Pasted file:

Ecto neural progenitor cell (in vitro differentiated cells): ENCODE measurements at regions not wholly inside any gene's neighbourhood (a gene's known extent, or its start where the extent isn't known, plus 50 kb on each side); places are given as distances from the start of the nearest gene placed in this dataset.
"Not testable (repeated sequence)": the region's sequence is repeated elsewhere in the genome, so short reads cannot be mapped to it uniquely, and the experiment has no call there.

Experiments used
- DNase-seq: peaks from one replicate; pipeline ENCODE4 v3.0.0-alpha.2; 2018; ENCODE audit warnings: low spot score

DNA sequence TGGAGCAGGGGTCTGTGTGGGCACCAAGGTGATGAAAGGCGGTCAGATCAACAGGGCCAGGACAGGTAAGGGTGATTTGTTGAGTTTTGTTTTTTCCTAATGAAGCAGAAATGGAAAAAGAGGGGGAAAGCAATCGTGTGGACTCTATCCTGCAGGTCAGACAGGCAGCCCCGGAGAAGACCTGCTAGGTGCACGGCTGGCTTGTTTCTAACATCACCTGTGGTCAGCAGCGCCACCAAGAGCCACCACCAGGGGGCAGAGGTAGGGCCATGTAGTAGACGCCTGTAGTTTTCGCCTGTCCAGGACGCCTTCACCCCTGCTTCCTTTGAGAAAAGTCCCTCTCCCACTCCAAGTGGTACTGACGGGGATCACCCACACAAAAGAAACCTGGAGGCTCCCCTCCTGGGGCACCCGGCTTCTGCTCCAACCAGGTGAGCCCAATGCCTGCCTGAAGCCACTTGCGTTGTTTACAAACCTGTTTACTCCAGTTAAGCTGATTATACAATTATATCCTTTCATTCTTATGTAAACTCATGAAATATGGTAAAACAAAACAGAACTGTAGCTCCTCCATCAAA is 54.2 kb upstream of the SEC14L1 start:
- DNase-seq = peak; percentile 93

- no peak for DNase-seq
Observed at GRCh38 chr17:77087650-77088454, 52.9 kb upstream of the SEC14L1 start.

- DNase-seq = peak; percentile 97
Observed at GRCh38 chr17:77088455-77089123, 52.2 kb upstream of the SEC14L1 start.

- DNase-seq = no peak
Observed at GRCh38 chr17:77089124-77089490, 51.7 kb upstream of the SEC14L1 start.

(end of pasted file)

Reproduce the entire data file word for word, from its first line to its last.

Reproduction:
Ecto neural progenitor cell (in vitro differentiated cells): ENCODE measurements at regions not wholly inside any gene's neighbourhood (a gene's known extent, or its start where the extent isn't known, plus 50 kb on each side); places are given as distances from the start of the nearest gene placed in this dataset.
"Not testable (repeated sequence)": the region's sequence is repeated elsewhere in the genome, so short reads cannot be mapped to it uniquely, and the experiment has no call there.

Experiments used
- DNase-seq: peaks from one replicate; pipeline ENCODE4 v3.0.0-alpha.2; 2018; ENCODE audit warnings: low spot score

DNA sequence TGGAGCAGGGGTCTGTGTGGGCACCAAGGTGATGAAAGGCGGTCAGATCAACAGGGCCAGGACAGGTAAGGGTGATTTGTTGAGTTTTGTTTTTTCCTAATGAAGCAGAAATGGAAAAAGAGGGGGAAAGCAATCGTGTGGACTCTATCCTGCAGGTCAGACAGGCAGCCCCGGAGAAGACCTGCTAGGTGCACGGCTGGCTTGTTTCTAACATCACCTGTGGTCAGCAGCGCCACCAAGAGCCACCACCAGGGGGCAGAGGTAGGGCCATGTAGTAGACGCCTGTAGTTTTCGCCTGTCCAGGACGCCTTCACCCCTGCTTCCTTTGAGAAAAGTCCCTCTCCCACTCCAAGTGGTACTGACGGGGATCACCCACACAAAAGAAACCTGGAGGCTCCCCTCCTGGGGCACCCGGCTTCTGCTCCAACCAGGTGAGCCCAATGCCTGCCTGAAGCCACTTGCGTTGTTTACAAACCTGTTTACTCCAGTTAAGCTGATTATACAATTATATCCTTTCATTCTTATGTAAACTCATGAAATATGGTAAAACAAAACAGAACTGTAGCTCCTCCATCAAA is 54.2 kb upstream of the SEC14L1 start:
- DNase-seq = peak; percentile 93

- no peak for DNase-seq
Observed at GRCh38 chr17:77087650-77088454, 52.9 kb upstream of the SEC14L1 start.

- DNase-seq = peak; percentile 97
Observed at GRCh38 chr17:77088455-77089123, 52.2 kb upstream of the SEC14L1 start.

- DNase-seq = no peak
Observed at GRCh38 chr17:77089124-77089490, 51.7 kb upstream of the SEC14L1 start.